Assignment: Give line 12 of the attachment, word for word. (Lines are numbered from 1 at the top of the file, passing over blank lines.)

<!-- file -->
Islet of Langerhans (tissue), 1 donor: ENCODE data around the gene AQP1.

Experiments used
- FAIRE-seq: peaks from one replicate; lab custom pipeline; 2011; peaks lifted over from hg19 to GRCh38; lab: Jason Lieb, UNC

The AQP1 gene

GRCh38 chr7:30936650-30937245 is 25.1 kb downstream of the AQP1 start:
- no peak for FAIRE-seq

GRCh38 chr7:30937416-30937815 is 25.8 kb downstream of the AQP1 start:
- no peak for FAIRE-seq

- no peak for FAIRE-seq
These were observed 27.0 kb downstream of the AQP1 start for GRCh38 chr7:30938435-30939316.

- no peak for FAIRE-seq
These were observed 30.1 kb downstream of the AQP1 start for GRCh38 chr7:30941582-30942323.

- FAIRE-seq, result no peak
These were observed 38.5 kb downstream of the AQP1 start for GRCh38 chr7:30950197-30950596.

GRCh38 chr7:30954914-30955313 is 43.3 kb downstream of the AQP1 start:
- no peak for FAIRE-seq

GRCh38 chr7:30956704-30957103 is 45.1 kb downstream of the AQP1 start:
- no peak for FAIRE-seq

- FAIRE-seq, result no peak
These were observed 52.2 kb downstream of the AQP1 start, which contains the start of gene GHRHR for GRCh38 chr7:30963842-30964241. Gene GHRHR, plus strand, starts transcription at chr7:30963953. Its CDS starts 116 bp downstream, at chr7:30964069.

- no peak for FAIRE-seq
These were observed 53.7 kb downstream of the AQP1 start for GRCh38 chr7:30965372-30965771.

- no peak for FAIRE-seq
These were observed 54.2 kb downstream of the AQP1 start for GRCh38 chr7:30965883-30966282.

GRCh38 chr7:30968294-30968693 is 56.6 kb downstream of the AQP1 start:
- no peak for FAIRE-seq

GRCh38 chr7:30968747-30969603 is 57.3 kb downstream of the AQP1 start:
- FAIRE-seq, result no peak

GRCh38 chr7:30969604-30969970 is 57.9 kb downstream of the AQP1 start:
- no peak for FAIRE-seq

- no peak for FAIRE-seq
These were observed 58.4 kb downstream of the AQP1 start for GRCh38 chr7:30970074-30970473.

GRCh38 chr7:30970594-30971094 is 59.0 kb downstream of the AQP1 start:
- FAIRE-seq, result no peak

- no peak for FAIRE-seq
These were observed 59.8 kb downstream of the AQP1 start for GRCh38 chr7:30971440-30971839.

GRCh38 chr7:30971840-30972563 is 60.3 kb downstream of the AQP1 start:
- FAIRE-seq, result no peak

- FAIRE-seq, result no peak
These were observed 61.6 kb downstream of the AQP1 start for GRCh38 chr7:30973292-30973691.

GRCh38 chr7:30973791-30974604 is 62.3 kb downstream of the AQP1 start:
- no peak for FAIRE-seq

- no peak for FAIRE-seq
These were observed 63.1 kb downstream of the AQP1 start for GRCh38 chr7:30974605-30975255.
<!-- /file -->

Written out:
These were observed 30.1 kb downstream of the AQP1 start for GRCh38 chr7:30941582-30942323.